Cook's mementos

Captain James Cook's widow, Elizabeth, cherished mementos of her husband's life, until her own death in 1835. Like so many army or navy widows, Elizabeth also carefully preserved items from her husband's uniform, including his dress sword and shoe buckles. Long after the official period of mourning for her husband's death, Elizabeth Cook continued to wear a cameo-style memorial ring. So long in fact, that she was still wearing it in a portrait painted of her aged in her eighties. Many of these artefacts survive and are held by the Library, including his ammunition belt.

Possibly the memento which evokes the greatest response almost two-and-a half centuries later is the waistcoat made from Tahitian tapa, or bark, cloth. Cook brought the cloth back from his second voyage through the Pacific and it was embroidered by his wife during his fateful third voyage. When Cook did not return from the voyage, the waistcoat remained unfinished. The Library also holds a fascinating Collection of Specimens of Bark Cloth Collected in the different Voyages of Capt. Cook to the South Sea (1787).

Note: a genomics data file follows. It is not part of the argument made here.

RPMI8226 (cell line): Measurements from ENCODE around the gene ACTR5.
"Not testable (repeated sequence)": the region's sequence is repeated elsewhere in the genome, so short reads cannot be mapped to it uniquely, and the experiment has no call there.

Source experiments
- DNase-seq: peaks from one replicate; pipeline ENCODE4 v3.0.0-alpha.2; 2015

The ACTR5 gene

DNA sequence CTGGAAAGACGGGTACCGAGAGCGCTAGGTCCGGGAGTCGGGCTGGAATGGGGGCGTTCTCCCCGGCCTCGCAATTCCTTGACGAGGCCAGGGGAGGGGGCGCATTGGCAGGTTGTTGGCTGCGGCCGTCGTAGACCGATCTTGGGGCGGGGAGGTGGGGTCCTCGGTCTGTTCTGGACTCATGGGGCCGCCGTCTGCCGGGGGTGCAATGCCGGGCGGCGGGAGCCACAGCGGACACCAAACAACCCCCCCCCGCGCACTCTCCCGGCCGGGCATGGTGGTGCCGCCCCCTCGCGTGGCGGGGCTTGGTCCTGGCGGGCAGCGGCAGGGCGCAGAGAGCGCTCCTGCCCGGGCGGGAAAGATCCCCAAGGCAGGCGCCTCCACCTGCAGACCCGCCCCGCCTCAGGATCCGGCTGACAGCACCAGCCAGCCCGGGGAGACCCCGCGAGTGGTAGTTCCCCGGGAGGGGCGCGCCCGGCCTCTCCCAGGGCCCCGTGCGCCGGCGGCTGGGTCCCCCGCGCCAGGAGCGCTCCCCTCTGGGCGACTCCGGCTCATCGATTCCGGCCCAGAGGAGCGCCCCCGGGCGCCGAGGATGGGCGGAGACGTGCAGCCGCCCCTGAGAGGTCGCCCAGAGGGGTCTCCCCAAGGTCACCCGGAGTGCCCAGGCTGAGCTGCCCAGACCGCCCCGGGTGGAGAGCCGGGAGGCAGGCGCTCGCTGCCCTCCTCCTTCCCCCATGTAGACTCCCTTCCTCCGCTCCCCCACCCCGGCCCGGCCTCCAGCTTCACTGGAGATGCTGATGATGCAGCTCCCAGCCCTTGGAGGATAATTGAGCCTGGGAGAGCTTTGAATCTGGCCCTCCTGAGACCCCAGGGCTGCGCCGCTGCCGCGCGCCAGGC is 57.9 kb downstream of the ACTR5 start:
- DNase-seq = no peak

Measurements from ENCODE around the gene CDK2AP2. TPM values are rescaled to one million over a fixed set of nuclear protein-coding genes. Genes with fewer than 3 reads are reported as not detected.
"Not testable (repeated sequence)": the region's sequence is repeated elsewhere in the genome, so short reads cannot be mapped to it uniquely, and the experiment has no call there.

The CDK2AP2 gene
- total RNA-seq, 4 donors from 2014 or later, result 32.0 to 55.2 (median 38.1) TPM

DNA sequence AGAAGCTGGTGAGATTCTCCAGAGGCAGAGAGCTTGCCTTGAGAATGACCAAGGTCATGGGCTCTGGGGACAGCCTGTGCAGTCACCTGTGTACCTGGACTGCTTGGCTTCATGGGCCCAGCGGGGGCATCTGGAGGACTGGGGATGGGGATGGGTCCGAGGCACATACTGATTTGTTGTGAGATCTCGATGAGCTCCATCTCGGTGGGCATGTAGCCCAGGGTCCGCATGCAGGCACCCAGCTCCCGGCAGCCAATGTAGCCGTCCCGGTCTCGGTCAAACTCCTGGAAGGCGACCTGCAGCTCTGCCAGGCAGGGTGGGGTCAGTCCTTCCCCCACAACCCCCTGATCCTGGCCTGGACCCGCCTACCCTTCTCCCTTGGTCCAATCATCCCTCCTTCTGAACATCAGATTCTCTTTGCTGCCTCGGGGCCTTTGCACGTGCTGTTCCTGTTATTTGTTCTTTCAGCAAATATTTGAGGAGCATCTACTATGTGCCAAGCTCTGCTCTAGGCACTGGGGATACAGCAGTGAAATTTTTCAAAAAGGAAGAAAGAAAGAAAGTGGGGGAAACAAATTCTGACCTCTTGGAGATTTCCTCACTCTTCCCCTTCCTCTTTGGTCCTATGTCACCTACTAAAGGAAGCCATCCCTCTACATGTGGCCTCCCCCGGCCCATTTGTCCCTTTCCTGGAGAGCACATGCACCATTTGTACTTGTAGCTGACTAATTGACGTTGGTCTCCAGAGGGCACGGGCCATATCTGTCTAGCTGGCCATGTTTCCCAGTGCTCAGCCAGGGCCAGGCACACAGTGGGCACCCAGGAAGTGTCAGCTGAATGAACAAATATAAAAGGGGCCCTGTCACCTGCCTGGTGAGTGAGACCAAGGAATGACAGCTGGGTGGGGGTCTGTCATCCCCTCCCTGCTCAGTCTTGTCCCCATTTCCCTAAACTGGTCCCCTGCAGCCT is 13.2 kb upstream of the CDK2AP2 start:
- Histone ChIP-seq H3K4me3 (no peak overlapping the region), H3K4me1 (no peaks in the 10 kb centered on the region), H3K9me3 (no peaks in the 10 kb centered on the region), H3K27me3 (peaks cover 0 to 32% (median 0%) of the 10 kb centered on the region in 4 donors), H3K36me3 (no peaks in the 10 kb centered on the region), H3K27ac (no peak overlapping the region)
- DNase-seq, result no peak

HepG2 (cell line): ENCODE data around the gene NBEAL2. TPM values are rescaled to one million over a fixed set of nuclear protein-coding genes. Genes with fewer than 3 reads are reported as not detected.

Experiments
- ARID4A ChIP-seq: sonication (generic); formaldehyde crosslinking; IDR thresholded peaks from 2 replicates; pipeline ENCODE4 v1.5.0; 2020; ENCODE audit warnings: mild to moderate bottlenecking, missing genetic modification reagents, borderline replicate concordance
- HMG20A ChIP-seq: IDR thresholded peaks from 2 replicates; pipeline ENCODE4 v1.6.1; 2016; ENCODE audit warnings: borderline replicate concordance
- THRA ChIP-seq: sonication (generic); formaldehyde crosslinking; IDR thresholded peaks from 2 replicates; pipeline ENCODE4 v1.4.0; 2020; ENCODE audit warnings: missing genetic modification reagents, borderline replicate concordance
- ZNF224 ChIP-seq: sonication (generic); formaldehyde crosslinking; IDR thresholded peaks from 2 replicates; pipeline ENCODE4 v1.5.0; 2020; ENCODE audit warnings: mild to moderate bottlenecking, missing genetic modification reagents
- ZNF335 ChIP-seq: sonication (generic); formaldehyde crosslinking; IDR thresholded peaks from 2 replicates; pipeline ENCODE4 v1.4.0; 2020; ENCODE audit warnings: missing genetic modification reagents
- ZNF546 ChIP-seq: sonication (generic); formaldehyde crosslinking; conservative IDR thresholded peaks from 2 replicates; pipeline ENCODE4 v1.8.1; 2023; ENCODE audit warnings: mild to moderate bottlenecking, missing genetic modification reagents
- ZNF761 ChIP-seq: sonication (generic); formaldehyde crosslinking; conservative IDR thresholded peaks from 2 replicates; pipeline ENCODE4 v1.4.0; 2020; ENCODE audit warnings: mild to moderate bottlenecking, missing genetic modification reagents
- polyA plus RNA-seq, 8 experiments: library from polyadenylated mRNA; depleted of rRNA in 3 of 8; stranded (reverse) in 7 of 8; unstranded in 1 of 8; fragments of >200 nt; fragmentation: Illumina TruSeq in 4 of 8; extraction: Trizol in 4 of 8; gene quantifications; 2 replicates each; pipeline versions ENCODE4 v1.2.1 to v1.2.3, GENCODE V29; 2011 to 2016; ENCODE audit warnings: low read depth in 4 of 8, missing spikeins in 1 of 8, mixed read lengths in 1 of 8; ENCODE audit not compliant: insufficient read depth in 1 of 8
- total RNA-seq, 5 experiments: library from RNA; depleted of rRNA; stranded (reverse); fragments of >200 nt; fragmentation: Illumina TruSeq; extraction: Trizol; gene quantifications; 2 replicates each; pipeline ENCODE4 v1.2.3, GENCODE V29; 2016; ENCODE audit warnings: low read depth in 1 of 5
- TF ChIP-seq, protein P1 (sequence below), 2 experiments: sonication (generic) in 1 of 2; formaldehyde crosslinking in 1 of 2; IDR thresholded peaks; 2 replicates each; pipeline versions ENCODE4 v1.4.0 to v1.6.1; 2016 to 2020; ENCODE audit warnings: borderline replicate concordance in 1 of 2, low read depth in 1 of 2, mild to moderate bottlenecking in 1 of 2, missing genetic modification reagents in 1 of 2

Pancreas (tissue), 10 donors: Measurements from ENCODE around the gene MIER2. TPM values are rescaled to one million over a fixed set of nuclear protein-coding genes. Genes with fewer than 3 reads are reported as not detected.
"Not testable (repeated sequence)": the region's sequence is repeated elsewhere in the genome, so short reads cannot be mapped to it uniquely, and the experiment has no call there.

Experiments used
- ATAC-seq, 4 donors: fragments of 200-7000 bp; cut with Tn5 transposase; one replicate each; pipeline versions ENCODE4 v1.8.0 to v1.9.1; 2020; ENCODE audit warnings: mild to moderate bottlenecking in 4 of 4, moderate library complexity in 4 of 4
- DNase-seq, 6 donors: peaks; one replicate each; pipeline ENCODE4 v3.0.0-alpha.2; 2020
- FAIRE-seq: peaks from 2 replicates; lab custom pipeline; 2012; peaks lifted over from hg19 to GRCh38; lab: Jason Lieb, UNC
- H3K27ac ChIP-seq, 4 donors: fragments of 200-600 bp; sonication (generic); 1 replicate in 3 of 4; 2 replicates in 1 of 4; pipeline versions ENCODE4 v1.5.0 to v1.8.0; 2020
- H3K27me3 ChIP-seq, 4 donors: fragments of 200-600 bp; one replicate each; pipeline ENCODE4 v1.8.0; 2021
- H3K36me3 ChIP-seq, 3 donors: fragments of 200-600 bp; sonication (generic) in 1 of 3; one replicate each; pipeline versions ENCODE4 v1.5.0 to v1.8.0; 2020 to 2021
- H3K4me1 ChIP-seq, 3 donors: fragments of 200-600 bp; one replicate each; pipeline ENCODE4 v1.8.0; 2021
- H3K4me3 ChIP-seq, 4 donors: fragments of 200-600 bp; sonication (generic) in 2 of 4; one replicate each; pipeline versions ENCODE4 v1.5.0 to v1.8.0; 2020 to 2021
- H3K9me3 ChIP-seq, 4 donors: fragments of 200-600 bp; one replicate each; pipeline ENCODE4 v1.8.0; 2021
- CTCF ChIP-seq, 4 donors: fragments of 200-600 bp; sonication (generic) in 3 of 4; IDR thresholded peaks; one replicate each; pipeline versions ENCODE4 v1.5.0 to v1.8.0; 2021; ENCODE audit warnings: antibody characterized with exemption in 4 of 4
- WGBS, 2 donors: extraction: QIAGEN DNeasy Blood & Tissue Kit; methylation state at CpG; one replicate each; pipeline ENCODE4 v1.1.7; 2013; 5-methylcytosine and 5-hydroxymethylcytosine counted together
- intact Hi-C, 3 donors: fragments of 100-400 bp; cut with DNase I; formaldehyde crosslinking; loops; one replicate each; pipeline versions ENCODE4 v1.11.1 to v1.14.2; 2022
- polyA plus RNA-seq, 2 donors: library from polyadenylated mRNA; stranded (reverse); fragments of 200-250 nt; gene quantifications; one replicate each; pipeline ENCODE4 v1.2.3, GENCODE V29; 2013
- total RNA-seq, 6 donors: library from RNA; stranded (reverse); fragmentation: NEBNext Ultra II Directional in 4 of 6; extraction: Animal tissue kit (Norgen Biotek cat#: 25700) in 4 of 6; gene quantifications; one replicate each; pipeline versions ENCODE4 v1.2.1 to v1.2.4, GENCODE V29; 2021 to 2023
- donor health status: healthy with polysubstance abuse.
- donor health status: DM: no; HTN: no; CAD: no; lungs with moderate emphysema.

Another intriguing object is a small, coffin-shaped, carved wooden ditty box with a lid which swivels open to reveal a tiny naive painting of Cook's death and a lock of his hair. This little relic was carved by sailors on Cook's last ship, HMS Resolution, as a keepsake for his wife.

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> See printed plates from Cook's 3rd voyage presented to Mrs Cook by the Admiralty in memory of her husband after his death catalogue link